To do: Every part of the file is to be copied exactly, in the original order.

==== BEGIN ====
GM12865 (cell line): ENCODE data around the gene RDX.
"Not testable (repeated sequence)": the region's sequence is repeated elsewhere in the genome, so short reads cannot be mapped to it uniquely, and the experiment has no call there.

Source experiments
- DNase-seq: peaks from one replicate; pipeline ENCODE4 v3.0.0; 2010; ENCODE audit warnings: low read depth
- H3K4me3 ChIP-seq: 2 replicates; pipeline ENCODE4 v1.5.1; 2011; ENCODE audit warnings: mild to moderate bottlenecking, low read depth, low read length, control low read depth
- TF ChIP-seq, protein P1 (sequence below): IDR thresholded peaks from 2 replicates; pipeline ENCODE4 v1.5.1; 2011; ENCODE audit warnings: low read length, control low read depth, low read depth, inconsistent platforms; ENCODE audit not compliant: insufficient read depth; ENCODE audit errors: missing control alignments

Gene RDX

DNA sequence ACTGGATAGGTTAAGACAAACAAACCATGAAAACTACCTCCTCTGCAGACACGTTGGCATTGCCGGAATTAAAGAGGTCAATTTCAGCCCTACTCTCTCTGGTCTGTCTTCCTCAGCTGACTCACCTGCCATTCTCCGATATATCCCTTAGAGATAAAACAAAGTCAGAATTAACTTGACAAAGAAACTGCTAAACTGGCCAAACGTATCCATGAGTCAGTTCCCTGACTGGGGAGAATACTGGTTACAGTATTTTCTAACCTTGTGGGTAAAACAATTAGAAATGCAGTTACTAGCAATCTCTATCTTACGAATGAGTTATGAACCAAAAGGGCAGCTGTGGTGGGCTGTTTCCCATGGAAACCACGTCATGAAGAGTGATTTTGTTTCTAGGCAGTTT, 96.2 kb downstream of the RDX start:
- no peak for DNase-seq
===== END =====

GM12865 (cell line): ENCODE data around the gene RDX.
"Not testable (repeated sequence)": the region's sequence is repeated elsewhere in the genome, so short reads cannot be mapped to it uniquely, and the experiment has no call there.

Source experiments
- DNase-seq: peaks from one replicate; pipeline ENCODE4 v3.0.0; 2010; ENCODE audit warnings: low read depth
- H3K4me3 ChIP-seq: 2 replicates; pipeline ENCODE4 v1.5.1; 2011; ENCODE audit warnings: mild to moderate bottlenecking, low read depth, low read length, control low read depth
- TF ChIP-seq, protein P1 (sequence below): IDR thresholded peaks from 2 replicates; pipeline ENCODE4 v1.5.1; 2011; ENCODE audit warnings: low read length, control low read depth, low read depth, inconsistent platforms; ENCODE audit not compliant: insufficient read depth; ENCODE audit errors: missing control alignments

Gene RDX

DNA sequence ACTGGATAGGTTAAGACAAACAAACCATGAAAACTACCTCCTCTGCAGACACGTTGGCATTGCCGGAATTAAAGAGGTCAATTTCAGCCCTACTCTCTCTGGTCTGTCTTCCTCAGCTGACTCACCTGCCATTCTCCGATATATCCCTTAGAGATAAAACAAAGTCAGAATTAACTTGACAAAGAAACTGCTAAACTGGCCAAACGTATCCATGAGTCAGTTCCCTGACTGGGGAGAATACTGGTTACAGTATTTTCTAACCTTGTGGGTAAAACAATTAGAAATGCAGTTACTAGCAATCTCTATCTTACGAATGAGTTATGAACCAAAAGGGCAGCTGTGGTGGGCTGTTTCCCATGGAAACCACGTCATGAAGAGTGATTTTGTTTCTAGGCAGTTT, 96.2 kb downstream of the RDX start:
- no peak for DNase-seq